Productivity for the Glory of God
Calvin, Kuyper, Newport, and Rose on Work and Productivity
What if you could take control of every minute of your day? What if you could make the most of your time for the glory of God? What if you could abound in productivity and work hard, but without sacrificing family time and flexibility?
After a Covid lockdown, months of online learning and teaching, video editing, and tech-work to enable the live-stream of our weekly church services—along with normal Sunday teaching duties—I needed a vacation.
Let’s be honest, a vacation with four kids under the age of ten isn’t exactly a vacation. What Daytona Beach, Florida, provided, however, was a beach (obviously) and a necessary change of scenery. This was a time when I could evaluate my life, think, and read.
In my time of reflection, I came to realize that if I wanted to flourish in ministry, I needed to organize my life. The Christian school that my church oversees was about to add a High School, and we determined it would be centered around discipling and equipping young people for serving in their local churches. So, along with 2.5 hours of Bible classes every day at the Junior High level, I was adding an extra hour of class daily.
I wanted to maximize my life and priorities for the glory of God, but this meant I would have to make some big changes. More on that later.
Calvin and Work Ethic
Strong work ethic has always been in the Reformed DNA. John Calvin humorously remarked that we are like a “useless block of wood” if we feel “called to laziness” (Inst 3:10:650).
Under Calvin’s rule, Geneva became the center of the Reformation, sending out pastors to the rest of Europe. His emphasis on hard work gave birth to modern-day capitalism. To Calvin, money was not evil, nor was it ultimate. It was a blessing from God to those who labor with their hands to provide for themselves and their family.
Calvin believed hard work was pleasing to God,
We know that men were created for the express purpose of being employed in labor of various kinds, and that no sacrifice is more pleasing to God than when every man applies diligently to his own calling and endeavors to live in such a manner as to contribute to the general advantage (Commentary on a Harmony of the Evangelists 2: 143).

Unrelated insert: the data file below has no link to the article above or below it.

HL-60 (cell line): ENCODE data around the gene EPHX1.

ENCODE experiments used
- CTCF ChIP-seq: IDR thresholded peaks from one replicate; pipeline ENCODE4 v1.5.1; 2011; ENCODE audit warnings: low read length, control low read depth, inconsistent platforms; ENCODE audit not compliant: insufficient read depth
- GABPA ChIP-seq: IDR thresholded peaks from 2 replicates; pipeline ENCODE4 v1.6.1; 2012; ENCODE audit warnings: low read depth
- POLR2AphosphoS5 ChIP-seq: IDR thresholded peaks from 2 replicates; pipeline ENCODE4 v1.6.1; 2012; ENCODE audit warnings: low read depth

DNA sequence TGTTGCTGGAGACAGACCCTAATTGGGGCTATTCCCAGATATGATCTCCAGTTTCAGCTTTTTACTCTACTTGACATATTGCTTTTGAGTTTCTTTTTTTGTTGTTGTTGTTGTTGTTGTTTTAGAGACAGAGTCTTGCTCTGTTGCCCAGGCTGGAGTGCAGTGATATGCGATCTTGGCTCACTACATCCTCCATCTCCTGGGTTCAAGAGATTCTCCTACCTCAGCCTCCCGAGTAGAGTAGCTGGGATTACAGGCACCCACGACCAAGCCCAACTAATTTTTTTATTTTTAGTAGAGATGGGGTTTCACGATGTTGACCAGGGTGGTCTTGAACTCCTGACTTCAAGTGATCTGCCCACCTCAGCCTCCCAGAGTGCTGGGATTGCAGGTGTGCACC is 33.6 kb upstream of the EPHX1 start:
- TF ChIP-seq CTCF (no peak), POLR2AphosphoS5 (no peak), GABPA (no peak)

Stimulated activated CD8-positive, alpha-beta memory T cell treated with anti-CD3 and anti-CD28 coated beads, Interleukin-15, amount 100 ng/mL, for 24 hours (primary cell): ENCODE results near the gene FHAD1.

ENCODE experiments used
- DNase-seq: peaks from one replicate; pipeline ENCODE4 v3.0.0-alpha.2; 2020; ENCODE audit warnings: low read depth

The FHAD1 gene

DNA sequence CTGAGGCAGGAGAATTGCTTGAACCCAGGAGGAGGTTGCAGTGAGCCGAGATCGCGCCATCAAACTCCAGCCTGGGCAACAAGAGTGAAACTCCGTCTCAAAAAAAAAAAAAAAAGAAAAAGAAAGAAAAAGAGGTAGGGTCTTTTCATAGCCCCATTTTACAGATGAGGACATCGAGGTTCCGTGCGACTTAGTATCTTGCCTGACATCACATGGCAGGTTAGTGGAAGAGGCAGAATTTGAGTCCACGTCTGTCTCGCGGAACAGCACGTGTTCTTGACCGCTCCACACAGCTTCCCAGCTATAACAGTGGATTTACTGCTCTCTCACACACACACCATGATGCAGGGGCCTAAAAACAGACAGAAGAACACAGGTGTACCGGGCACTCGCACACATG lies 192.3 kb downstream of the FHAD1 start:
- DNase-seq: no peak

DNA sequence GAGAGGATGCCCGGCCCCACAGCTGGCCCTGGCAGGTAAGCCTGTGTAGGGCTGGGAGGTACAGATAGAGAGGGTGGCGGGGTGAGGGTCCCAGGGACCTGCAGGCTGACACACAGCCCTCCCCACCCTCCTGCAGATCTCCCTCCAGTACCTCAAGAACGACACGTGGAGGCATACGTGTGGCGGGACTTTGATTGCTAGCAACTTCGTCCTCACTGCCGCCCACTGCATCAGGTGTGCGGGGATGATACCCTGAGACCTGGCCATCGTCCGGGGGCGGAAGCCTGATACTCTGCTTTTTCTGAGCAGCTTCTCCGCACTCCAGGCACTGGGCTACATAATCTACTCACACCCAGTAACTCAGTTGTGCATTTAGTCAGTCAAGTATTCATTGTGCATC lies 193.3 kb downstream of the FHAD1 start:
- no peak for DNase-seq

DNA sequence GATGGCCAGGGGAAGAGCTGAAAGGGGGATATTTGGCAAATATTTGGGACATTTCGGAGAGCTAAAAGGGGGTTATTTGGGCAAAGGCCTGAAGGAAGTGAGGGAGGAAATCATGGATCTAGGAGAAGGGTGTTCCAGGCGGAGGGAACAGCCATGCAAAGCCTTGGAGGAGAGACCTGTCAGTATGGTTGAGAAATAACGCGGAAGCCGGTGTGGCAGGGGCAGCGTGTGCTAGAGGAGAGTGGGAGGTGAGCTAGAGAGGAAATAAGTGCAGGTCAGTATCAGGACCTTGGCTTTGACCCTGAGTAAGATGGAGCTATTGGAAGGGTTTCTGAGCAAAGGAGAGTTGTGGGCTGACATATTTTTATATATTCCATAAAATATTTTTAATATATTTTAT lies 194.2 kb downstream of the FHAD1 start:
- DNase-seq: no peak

John Calvin taught that, whether a person is a king or flips hamburgers, “no work is too high or low that it is not blessed by God. No task will be so sordid and base, provided you obey your calling in it, that it will not shine and be reckoned very precious in God’s sight (Inst 3. 10. 6).”
Depression, anxiety, and discontentment flourish when Christ is rejected and slothfulness reigns. The Genevan Reformer believed that Christ and hard work were the antidotes to misery and unhappiness,
The best way, therefore, to maintain a peaceful life is when each one is intent upon the duties of his own calling, carries out the commands which the Lord has given, and devotes himself to these tasks; when the farmer is busy with the work of cultivation, the workman carries on his trade, and in this way each keeps within his proper limits. As soon as men turn aside from this, everything is thrown into confusion and disorder (Commentary on 1 Thess. 4:11).
God Loves Work
In Genesis 1:1, God revealed Himself to be a worker (cf. Ps 8:3). He worked six days and rested the seventh—not because He was tired, but to enjoy the work that He had done. God created Adam and Eve to work just like Him—He immediately blessed them with the opportunity to labor for His glory by tending the garden (Gen. 2:15).